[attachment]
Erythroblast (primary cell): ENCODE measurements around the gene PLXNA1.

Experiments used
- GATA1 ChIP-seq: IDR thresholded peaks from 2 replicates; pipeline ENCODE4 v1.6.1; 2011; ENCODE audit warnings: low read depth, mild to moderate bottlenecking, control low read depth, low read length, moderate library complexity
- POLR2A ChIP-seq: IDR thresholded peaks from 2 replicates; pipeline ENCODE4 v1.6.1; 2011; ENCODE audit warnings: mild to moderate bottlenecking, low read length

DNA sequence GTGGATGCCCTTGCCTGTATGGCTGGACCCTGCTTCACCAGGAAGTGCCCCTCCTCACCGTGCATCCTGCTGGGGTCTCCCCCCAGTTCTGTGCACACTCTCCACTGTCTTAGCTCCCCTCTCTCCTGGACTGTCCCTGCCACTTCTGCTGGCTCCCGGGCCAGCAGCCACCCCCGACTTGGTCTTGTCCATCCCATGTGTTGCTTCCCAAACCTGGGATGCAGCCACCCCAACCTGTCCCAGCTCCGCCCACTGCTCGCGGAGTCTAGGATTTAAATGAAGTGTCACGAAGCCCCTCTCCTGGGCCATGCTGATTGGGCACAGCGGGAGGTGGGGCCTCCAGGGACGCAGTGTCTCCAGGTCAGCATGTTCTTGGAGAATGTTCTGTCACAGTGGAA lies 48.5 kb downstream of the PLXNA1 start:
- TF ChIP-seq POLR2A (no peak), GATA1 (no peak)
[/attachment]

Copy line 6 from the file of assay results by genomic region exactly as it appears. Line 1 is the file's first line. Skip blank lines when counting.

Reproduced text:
- TF ChIP-seq POLR2A (no peak), GATA1 (no peak)